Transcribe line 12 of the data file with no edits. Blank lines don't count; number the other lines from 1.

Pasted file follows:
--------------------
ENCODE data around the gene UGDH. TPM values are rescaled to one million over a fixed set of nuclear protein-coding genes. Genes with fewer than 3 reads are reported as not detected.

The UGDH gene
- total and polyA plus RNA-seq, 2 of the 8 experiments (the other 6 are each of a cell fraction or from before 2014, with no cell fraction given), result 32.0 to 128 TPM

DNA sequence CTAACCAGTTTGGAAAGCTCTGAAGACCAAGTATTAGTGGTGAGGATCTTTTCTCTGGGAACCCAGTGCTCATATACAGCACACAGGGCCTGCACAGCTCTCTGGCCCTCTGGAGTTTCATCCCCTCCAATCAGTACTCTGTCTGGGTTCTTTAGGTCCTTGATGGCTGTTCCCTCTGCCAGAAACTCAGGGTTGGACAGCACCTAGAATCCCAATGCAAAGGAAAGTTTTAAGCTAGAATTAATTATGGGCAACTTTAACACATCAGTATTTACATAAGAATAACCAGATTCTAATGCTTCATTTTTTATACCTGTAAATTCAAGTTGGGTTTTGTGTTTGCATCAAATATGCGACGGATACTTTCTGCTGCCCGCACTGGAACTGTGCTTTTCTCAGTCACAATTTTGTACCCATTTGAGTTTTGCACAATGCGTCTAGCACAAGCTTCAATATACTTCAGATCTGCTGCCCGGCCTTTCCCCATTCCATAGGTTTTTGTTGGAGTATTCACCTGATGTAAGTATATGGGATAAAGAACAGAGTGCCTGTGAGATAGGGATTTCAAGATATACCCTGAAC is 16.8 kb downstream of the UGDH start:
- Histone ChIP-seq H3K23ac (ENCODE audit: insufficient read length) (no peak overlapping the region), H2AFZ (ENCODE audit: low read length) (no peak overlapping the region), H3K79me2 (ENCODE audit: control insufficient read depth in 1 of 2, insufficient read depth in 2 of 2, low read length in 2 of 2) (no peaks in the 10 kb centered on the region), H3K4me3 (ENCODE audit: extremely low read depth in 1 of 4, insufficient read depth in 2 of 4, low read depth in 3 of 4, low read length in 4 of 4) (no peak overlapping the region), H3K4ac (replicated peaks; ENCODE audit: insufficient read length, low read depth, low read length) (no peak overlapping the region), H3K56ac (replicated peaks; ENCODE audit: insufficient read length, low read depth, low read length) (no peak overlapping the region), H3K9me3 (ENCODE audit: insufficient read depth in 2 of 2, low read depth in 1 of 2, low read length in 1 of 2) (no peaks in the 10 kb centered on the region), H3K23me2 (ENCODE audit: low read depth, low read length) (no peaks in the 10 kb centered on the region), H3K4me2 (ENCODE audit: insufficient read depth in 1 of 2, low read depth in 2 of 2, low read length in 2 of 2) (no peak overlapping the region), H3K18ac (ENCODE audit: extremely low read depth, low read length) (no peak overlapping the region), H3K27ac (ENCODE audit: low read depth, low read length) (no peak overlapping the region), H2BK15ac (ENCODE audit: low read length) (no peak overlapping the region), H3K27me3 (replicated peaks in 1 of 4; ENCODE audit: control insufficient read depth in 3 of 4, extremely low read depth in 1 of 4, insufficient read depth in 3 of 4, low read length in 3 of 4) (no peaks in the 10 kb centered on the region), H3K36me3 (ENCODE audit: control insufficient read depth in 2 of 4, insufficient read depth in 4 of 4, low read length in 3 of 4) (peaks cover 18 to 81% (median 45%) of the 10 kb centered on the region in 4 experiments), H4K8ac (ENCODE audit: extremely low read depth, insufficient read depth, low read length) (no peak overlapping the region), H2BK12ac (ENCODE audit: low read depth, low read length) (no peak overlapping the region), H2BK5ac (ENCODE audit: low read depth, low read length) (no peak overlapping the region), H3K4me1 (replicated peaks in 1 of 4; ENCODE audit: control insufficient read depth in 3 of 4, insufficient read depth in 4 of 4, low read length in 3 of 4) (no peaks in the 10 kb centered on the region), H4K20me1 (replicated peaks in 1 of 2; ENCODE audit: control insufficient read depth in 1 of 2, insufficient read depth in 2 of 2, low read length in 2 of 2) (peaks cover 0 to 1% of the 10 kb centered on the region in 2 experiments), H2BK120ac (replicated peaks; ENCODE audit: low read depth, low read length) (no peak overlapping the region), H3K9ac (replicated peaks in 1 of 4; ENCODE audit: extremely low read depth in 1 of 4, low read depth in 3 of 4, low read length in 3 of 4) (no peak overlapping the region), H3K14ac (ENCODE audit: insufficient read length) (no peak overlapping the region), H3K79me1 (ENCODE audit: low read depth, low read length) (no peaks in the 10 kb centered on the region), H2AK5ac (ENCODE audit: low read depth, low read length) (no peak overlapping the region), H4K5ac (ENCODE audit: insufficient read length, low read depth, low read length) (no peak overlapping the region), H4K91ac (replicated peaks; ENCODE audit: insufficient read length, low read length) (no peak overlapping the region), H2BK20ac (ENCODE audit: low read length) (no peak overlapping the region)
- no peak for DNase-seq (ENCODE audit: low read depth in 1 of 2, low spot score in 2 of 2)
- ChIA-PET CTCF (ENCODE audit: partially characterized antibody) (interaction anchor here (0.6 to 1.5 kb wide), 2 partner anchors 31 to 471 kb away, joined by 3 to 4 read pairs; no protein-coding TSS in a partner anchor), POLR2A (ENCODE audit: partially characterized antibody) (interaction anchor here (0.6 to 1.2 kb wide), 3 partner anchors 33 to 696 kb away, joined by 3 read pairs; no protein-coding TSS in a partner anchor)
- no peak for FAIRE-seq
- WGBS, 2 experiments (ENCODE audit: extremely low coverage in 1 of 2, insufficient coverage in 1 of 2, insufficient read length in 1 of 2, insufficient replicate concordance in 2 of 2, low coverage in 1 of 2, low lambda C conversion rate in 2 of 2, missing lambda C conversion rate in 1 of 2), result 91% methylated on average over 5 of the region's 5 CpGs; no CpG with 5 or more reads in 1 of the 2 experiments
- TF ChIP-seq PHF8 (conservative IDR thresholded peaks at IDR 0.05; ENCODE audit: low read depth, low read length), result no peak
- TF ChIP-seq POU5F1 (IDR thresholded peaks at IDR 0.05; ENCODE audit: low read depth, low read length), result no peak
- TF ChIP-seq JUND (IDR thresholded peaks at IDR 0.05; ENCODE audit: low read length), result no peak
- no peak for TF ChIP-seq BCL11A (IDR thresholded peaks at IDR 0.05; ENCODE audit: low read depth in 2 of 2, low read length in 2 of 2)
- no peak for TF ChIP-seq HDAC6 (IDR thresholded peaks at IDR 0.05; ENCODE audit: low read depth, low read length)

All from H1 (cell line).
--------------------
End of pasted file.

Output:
- TF ChIP-seq JUND (IDR thresholded peaks at IDR 0.05; ENCODE audit: low read length), result no peak